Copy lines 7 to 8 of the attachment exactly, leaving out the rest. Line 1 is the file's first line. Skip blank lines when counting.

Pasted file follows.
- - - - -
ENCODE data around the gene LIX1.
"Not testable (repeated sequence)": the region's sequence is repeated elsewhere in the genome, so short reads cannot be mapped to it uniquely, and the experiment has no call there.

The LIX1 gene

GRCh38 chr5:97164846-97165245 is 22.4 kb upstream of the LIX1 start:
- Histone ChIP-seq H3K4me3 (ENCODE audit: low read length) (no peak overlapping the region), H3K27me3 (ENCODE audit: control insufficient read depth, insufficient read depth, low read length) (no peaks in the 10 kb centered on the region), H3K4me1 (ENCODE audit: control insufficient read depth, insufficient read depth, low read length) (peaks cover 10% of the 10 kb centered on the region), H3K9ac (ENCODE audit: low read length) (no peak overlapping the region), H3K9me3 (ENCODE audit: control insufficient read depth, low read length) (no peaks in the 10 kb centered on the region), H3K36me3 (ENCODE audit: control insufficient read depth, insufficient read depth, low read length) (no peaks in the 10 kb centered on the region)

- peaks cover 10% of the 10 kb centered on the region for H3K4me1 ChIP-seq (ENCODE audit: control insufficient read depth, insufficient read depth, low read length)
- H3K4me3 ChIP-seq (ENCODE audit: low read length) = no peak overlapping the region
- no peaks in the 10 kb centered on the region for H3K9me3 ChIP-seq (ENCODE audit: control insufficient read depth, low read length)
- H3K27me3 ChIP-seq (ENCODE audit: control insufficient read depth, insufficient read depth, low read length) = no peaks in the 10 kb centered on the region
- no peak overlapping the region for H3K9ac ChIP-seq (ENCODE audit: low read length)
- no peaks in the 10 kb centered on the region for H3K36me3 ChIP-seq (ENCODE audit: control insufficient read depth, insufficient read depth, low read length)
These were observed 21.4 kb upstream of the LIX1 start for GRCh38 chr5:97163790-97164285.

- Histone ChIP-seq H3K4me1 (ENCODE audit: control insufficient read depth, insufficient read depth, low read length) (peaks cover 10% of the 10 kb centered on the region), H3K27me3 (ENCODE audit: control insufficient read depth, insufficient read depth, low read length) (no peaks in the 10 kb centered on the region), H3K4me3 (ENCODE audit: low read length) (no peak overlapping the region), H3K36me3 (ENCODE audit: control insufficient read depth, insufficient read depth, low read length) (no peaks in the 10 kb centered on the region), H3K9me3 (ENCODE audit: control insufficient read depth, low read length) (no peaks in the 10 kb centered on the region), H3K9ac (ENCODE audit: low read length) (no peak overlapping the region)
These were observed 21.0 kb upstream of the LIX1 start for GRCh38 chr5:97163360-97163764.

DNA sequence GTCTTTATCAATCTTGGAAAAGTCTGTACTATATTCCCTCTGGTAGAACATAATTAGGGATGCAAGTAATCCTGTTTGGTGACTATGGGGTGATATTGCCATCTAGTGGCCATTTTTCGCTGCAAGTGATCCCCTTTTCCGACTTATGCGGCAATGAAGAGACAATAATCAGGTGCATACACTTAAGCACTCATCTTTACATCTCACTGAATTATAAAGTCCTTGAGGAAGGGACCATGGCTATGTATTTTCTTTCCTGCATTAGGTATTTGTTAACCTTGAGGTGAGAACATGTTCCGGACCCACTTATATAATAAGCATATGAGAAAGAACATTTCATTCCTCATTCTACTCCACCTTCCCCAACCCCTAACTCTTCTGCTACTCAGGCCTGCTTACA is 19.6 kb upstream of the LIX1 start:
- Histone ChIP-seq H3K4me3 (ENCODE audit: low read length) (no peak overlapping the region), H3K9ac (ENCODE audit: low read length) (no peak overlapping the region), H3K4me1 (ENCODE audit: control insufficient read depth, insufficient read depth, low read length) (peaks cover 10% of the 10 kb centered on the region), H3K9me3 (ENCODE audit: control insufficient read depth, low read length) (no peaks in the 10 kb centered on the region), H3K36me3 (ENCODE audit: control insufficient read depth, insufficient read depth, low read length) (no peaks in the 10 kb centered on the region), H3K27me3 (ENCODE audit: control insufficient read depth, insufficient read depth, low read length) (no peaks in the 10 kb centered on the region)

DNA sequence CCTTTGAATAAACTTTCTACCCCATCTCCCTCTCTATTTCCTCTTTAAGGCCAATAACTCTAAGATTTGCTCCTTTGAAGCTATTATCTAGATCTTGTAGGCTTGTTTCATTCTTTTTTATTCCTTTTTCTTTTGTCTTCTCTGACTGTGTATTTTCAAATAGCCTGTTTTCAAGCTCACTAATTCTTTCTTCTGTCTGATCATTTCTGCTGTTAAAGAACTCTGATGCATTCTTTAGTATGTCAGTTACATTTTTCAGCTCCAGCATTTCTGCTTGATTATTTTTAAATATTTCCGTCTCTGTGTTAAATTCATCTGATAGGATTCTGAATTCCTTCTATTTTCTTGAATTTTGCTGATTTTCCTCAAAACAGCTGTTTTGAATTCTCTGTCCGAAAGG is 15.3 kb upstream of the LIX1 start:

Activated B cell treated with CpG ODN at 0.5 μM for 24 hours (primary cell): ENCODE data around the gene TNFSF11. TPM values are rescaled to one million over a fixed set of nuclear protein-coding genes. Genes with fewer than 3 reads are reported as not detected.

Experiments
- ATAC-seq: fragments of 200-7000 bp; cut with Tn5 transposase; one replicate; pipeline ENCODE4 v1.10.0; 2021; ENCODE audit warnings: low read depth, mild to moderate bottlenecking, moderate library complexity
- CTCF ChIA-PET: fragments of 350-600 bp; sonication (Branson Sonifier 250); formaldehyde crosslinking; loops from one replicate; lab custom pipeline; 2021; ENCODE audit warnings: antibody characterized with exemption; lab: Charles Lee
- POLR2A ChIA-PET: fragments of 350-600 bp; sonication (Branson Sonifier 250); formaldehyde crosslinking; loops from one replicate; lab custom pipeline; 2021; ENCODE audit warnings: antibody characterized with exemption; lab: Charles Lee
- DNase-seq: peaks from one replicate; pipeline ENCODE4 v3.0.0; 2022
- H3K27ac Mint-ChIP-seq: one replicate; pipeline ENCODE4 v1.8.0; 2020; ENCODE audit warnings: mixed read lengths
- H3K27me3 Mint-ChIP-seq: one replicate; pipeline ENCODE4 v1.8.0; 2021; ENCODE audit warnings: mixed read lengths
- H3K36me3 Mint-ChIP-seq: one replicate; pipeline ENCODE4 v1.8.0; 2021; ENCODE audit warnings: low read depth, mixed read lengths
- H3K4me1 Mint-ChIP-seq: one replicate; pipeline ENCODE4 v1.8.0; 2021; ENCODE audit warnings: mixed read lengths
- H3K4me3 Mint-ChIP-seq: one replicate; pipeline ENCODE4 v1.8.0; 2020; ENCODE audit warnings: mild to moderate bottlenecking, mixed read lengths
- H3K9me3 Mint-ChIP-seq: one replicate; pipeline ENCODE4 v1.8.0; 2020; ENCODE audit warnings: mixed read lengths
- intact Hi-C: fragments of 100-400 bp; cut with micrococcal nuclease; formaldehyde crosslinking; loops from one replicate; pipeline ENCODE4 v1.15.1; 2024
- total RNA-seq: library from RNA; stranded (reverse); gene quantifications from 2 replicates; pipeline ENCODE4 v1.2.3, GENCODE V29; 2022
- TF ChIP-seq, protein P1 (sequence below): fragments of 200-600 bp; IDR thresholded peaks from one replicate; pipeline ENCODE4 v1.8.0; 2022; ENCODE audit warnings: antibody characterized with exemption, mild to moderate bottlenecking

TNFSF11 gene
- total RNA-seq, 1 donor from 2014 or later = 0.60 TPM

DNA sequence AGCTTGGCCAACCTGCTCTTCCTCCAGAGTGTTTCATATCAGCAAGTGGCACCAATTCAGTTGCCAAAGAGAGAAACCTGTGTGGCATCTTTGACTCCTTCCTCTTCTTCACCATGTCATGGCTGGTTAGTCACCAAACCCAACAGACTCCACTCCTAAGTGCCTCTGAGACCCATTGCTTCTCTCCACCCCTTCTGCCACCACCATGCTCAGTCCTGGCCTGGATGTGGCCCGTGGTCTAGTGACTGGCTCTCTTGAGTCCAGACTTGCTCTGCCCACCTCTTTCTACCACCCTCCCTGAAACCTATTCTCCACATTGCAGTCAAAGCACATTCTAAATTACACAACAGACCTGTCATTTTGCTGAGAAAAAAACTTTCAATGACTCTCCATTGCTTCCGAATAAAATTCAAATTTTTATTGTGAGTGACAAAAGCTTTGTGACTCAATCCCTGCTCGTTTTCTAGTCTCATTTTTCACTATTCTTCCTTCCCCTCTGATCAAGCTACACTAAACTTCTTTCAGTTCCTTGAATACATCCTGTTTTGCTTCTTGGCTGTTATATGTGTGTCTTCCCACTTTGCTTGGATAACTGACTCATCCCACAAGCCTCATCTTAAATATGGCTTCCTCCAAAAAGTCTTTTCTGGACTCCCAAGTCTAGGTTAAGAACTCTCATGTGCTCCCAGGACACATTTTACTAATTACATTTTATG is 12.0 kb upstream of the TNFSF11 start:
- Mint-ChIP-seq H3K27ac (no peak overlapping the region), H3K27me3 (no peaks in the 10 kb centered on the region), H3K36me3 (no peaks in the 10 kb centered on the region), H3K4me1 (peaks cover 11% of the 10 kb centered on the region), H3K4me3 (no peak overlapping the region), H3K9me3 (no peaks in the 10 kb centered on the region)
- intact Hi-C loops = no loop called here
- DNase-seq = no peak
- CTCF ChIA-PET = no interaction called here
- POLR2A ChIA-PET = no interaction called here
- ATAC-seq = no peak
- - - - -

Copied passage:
- H3K4me3 ChIP-seq (ENCODE audit: low read length) = no peak overlapping the region
- no peaks in the 10 kb centered on the region for H3K9me3 ChIP-seq (ENCODE audit: control insufficient read depth, low read length)